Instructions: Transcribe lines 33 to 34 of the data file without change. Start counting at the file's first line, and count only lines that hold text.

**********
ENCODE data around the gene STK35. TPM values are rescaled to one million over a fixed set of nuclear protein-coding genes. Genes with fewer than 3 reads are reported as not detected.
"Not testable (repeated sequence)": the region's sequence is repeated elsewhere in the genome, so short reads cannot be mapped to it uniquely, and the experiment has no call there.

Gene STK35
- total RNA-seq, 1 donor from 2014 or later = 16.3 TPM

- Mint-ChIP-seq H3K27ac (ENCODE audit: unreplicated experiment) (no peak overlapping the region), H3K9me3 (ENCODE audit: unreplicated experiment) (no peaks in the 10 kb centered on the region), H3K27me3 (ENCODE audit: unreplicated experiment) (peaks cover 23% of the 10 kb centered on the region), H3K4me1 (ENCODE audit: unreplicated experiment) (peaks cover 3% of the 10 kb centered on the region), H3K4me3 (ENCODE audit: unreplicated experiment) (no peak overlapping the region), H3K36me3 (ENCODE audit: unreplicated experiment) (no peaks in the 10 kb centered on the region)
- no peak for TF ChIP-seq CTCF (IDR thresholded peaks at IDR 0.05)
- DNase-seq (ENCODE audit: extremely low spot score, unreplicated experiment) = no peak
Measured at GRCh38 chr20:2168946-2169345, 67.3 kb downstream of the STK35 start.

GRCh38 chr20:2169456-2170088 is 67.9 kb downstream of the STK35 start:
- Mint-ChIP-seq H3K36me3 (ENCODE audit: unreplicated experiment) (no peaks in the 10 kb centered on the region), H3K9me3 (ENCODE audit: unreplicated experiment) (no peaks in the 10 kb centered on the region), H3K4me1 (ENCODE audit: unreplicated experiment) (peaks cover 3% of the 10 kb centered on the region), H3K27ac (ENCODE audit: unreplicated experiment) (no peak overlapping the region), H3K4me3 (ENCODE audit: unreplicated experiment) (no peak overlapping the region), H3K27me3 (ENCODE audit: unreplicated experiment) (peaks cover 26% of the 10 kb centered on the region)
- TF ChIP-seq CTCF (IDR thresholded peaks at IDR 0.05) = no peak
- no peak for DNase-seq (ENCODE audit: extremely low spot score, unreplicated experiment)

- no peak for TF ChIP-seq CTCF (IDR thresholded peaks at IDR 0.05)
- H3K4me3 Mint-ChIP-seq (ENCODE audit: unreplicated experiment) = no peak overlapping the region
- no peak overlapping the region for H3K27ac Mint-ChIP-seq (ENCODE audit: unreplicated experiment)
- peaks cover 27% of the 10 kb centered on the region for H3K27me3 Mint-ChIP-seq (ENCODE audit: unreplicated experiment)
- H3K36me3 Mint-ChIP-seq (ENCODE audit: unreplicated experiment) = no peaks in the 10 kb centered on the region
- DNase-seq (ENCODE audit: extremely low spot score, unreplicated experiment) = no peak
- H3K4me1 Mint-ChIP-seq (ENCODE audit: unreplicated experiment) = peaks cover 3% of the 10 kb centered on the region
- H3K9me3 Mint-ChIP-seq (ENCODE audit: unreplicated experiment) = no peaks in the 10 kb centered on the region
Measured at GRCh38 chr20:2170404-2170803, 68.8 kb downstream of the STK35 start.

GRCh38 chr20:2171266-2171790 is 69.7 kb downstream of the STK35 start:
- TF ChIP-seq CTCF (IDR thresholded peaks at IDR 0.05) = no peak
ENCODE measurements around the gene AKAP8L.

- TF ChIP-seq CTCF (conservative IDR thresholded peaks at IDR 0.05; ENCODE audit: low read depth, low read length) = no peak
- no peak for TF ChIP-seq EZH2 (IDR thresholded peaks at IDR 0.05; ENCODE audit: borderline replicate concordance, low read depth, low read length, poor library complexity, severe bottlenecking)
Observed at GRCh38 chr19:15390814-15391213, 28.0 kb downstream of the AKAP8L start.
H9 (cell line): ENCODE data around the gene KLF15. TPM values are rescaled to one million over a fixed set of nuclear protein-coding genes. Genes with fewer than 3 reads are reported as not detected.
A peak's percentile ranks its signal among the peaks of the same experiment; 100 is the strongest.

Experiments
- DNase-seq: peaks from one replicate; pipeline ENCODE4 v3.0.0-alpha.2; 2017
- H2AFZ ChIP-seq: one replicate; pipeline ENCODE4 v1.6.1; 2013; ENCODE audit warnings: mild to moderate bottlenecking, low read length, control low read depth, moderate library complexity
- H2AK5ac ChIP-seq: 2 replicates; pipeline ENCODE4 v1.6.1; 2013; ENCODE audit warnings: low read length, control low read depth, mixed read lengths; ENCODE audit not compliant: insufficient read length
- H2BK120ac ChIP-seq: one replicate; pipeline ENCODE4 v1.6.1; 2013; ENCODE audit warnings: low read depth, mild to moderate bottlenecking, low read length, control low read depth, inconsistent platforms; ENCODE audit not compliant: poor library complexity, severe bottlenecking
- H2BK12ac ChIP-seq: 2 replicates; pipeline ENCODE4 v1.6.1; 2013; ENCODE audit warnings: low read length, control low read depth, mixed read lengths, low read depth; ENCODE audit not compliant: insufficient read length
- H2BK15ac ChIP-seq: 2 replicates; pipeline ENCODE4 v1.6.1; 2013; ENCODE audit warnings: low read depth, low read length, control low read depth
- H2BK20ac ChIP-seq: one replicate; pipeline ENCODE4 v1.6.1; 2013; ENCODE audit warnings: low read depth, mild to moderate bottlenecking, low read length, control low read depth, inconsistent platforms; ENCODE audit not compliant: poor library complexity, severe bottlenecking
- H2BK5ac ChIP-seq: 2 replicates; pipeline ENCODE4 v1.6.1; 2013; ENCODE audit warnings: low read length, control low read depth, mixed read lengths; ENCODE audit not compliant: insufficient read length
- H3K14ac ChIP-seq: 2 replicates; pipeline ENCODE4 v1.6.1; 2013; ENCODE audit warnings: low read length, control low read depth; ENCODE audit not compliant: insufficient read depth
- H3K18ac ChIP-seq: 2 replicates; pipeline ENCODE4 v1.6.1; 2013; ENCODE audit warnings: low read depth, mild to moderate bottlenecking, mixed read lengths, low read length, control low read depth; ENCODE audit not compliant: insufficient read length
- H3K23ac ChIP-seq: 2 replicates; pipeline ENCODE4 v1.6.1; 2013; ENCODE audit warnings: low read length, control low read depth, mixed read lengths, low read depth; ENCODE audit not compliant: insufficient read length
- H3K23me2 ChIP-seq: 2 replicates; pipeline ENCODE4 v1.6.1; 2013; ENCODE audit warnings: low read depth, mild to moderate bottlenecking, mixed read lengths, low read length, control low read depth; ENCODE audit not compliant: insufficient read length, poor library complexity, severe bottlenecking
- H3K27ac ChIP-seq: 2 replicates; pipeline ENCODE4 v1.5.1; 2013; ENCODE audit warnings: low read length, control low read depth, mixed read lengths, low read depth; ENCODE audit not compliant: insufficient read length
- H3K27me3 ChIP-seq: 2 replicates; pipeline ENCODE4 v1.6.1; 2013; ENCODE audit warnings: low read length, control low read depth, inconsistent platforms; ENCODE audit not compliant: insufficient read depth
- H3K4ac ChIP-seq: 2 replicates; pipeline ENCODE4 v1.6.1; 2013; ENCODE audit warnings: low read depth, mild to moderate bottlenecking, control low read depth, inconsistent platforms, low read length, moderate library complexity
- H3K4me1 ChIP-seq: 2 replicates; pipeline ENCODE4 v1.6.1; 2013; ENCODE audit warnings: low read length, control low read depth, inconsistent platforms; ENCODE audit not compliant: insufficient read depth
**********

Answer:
- H2AK5ac ChIP-seq: 2 replicates; pipeline ENCODE4 v1.6.1; 2013; ENCODE audit warnings: low read length, control low read depth, mixed read lengths; ENCODE audit not compliant: insufficient read length
- H2BK120ac ChIP-seq: one replicate; pipeline ENCODE4 v1.6.1; 2013; ENCODE audit warnings: low read depth, mild to moderate bottlenecking, low read length, control low read depth, inconsistent platforms; ENCODE audit not compliant: poor library complexity, severe bottlenecking